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J Biol Chem. 2003 Dec 19;278(51):51035-43. Epub 2003 Oct 2.

Inhibition of receptor-mediated endocytosis demonstrates generation of amyloid beta-protein at the cell surface.

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  • 1Center for Neurologic Diseases, Brigham & Women's Hospital and Harvard Medical School, Boston, Massachusetts 02115, USA.

Abstract

Sequential cleavages of the amyloid beta-protein precursor (APP) by the beta- and gamma-secretases generate the amyloid beta-protein (A beta), which plays a central role in Alzheimer's disease. Previous work provided evidence for involvement of both the secretory and endocytic pathways in A beta generation. Here, we used HeLa cells stably expressing a tetracycline-regulated dominant-negative dynamin I (dyn K44A), which selectively inhibits receptor-mediated endocytosis, and analyzed the effects on the processing of endogenous APP. Upon induction of dyn K44A, levels of mature APP rose at the cell surface, consistent with retention of APP on the plasma membrane. The alpha-secretase cleavage products of APP were increased by dyn K44A, in that alpha-APPs in medium and the C83 C-terminal stub in the membrane both rose. The beta-secretase cleavage of APP, C99, also increased modestly. The use of specific gamma-secretase inhibitors to study the accumulation of alpha- and beta-cleavage products independent of their processing by gamma-secretase confirmed that retention of APP on the plasma membrane results in increased processing by both alpha- and beta-secretases. Unexpectedly, endogenous A beta secretion was significantly increased by dyn K44A, as detected by three distinct methods: metabolic labeling, immunoprecipitation/Western blotting, and enzyme-linked immunosorbent assay. Levels of p3 (generated by sequential alpha- and gamma-cleavage) also rose. We conclude that endogenous A beta can be produced directly at the plasma membrane and that alterations in the degree of APP endocytosis may help regulate its production. Our findings are consistent with a role for the gamma-secretase complex in the processing of numerous single-transmembrane receptors at the cell surface.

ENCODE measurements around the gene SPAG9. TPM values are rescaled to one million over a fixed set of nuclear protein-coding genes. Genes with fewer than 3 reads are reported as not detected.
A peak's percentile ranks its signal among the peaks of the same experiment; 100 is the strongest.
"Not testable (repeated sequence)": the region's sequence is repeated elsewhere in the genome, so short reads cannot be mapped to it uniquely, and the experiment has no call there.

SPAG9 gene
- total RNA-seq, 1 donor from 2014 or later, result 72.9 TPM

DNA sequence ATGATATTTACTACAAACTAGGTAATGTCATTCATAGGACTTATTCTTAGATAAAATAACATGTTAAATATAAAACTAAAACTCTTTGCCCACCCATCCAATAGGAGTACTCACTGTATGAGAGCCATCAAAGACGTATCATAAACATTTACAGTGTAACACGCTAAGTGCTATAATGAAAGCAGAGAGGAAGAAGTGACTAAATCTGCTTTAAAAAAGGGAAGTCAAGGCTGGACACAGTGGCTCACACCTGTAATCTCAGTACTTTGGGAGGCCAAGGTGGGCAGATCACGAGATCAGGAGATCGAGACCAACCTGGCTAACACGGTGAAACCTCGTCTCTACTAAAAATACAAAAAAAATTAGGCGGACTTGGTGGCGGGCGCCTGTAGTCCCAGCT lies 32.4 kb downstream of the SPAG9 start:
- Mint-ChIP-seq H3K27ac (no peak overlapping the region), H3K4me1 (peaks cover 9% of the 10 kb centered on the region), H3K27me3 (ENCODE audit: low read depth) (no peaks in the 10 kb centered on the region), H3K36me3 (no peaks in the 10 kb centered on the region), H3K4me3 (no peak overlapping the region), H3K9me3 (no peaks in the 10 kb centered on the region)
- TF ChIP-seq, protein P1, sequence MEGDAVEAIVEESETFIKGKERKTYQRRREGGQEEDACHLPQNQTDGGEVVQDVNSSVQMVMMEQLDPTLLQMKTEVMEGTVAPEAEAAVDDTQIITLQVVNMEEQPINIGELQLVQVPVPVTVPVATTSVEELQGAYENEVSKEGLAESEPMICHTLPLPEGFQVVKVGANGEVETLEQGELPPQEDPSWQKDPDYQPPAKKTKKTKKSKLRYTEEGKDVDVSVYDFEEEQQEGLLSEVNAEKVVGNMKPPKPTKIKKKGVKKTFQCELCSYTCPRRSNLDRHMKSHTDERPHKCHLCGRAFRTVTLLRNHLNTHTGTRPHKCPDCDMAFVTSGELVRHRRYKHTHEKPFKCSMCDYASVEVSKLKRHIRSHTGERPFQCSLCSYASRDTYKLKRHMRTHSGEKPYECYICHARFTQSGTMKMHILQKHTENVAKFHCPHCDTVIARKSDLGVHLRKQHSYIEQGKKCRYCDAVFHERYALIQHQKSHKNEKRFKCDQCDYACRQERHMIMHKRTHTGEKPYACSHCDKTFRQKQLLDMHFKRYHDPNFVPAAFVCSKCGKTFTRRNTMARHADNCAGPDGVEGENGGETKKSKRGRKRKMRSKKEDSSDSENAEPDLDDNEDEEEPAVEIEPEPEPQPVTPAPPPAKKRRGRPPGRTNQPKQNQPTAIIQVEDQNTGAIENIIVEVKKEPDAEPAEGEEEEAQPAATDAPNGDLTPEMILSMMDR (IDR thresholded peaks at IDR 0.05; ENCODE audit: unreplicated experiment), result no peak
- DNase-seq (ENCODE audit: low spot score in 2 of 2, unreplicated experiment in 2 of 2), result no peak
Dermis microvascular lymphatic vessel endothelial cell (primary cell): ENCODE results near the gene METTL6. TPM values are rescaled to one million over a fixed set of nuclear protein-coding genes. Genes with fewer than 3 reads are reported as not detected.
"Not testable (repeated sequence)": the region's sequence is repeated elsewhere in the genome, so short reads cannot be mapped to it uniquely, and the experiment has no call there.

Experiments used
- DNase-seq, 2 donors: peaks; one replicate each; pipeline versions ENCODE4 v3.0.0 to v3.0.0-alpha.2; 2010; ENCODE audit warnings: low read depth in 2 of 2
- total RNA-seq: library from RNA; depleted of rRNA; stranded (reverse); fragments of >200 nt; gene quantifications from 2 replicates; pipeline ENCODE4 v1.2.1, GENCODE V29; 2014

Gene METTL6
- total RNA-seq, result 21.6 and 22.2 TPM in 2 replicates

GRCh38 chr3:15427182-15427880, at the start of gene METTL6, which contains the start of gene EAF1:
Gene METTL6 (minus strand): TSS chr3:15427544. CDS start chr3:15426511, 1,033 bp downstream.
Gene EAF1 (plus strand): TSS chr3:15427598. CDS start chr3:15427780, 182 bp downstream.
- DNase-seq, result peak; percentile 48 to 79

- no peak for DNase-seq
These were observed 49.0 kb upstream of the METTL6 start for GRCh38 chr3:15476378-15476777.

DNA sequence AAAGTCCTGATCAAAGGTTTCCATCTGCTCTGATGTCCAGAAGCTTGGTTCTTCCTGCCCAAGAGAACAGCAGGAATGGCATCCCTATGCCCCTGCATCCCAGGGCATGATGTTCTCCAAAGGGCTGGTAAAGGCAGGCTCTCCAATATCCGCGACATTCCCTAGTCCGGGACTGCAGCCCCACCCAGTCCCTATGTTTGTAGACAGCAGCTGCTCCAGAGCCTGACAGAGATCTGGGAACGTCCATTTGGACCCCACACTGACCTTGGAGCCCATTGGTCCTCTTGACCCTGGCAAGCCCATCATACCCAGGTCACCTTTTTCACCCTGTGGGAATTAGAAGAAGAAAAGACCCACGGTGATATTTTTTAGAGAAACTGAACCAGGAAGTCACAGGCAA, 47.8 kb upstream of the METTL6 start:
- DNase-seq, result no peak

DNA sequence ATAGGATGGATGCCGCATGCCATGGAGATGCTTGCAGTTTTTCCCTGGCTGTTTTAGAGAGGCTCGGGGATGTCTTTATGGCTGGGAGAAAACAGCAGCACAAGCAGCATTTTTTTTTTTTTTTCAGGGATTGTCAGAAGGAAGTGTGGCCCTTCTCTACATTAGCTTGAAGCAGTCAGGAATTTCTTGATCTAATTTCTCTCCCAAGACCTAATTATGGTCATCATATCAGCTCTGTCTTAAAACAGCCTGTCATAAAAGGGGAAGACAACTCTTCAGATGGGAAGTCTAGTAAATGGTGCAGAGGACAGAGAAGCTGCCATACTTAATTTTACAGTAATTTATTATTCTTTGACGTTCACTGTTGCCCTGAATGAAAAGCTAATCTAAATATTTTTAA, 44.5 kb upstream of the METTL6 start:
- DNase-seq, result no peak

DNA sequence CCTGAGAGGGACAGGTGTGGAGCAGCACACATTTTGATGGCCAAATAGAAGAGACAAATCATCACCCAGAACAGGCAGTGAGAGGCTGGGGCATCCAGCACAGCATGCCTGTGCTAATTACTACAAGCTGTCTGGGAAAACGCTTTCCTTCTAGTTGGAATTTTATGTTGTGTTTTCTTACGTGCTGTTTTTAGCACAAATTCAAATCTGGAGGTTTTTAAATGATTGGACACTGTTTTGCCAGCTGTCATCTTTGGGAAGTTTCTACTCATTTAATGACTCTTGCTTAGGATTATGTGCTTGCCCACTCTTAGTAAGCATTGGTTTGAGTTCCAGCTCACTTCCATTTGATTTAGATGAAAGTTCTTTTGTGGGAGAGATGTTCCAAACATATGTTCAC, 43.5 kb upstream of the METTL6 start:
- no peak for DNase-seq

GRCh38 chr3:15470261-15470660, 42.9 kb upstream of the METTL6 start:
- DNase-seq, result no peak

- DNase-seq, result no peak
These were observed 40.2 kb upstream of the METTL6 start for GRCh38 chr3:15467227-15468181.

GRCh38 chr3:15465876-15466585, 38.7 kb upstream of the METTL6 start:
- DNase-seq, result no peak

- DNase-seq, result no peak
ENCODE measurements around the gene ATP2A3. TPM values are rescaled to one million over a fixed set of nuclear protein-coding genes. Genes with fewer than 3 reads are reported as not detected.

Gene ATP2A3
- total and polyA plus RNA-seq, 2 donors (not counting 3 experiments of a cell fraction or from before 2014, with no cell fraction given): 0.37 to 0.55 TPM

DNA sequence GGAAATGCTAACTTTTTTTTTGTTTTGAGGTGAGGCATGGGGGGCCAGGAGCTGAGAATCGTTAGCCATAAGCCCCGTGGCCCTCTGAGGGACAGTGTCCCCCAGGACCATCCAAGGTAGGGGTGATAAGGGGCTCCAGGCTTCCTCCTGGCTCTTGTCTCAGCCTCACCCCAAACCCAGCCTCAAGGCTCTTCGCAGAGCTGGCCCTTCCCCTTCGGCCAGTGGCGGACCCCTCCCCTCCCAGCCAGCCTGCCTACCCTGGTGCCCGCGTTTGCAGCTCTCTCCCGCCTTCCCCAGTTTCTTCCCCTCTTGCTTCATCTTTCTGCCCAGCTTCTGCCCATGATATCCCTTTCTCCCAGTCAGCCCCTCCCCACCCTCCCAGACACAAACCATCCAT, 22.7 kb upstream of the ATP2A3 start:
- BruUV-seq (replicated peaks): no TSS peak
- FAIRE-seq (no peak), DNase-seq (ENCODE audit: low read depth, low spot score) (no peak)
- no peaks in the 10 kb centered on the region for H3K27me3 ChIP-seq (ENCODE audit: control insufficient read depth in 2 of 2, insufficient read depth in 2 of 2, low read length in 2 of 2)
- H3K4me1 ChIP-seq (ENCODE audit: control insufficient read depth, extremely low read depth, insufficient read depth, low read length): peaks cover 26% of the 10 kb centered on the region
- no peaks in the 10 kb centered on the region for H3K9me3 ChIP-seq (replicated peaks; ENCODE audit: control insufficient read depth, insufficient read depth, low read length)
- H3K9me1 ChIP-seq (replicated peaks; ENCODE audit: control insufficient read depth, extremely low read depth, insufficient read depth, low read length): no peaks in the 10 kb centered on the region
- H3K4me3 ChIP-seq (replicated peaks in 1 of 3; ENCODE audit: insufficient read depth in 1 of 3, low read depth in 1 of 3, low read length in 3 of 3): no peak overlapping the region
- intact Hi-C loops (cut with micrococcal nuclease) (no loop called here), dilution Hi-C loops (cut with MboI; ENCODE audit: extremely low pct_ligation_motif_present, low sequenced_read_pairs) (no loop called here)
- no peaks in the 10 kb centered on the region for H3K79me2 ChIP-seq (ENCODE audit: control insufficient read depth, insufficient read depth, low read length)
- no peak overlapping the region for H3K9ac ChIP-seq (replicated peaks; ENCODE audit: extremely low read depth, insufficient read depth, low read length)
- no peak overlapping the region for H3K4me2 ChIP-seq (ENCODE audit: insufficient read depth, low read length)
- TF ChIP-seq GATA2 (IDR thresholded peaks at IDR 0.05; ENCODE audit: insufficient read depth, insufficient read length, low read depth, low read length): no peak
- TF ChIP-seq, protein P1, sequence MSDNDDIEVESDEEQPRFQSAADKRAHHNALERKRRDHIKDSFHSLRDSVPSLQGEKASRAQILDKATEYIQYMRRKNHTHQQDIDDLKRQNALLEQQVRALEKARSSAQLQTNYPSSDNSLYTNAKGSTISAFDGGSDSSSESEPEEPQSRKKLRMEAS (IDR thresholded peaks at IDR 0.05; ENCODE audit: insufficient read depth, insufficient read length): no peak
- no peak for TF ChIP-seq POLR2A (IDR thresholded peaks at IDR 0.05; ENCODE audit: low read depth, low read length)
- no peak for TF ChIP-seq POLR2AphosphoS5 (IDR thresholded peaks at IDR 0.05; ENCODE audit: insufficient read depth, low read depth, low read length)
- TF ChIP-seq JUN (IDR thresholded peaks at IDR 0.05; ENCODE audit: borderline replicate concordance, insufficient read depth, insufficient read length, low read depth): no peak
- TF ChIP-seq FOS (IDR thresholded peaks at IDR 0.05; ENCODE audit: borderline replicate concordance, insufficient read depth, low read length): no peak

PMID:
14525989
[PubMed - indexed for MEDLINE]
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